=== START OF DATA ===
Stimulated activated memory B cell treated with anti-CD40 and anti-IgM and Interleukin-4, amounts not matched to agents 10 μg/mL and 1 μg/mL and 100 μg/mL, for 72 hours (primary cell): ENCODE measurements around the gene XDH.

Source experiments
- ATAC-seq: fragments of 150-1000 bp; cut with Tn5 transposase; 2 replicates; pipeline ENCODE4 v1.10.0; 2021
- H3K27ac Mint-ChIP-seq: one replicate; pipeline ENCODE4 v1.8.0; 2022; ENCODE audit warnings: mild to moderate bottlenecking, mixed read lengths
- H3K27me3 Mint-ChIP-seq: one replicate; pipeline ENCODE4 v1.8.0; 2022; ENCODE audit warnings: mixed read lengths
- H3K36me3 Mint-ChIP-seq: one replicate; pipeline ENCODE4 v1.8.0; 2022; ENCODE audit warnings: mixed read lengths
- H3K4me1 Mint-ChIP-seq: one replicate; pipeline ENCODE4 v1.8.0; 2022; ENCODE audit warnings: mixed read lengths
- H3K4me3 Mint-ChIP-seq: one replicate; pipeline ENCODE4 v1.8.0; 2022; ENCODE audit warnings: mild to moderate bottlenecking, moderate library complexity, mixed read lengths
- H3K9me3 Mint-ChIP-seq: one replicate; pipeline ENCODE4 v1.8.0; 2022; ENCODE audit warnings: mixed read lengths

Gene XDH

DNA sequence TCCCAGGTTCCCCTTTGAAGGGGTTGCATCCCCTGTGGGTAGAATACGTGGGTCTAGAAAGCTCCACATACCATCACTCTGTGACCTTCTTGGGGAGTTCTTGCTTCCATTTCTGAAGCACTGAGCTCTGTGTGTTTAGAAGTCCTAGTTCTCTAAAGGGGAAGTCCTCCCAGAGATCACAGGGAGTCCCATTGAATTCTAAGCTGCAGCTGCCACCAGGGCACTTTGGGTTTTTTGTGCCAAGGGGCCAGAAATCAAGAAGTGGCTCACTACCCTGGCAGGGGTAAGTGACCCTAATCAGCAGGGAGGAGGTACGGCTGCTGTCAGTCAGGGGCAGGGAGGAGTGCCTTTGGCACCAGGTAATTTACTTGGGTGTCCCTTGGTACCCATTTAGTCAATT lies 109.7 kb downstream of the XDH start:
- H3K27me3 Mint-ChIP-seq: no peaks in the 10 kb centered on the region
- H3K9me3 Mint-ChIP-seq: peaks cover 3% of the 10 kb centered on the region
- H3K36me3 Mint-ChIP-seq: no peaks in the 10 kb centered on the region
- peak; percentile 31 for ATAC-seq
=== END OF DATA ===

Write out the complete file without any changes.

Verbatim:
Stimulated activated memory B cell treated with anti-CD40 and anti-IgM and Interleukin-4, amounts not matched to agents 10 μg/mL and 1 μg/mL and 100 μg/mL, for 72 hours (primary cell): ENCODE measurements around the gene XDH.

Source experiments
- ATAC-seq: fragments of 150-1000 bp; cut with Tn5 transposase; 2 replicates; pipeline ENCODE4 v1.10.0; 2021
- H3K27ac Mint-ChIP-seq: one replicate; pipeline ENCODE4 v1.8.0; 2022; ENCODE audit warnings: mild to moderate bottlenecking, mixed read lengths
- H3K27me3 Mint-ChIP-seq: one replicate; pipeline ENCODE4 v1.8.0; 2022; ENCODE audit warnings: mixed read lengths
- H3K36me3 Mint-ChIP-seq: one replicate; pipeline ENCODE4 v1.8.0; 2022; ENCODE audit warnings: mixed read lengths
- H3K4me1 Mint-ChIP-seq: one replicate; pipeline ENCODE4 v1.8.0; 2022; ENCODE audit warnings: mixed read lengths
- H3K4me3 Mint-ChIP-seq: one replicate; pipeline ENCODE4 v1.8.0; 2022; ENCODE audit warnings: mild to moderate bottlenecking, moderate library complexity, mixed read lengths
- H3K9me3 Mint-ChIP-seq: one replicate; pipeline ENCODE4 v1.8.0; 2022; ENCODE audit warnings: mixed read lengths

Gene XDH

DNA sequence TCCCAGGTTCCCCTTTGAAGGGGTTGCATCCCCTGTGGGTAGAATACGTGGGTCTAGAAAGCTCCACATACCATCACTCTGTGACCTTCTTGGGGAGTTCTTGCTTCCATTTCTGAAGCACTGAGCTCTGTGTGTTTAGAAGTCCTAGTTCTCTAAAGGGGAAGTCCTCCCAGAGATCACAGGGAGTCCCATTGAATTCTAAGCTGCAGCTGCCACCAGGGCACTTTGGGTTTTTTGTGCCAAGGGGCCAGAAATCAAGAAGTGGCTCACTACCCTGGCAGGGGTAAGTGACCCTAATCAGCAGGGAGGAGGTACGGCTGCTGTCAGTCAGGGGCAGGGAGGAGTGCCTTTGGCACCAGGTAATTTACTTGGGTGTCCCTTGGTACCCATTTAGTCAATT lies 109.7 kb downstream of the XDH start:
- H3K27me3 Mint-ChIP-seq: no peaks in the 10 kb centered on the region
- H3K9me3 Mint-ChIP-seq: peaks cover 3% of the 10 kb centered on the region
- H3K36me3 Mint-ChIP-seq: no peaks in the 10 kb centered on the region
- peak; percentile 31 for ATAC-seq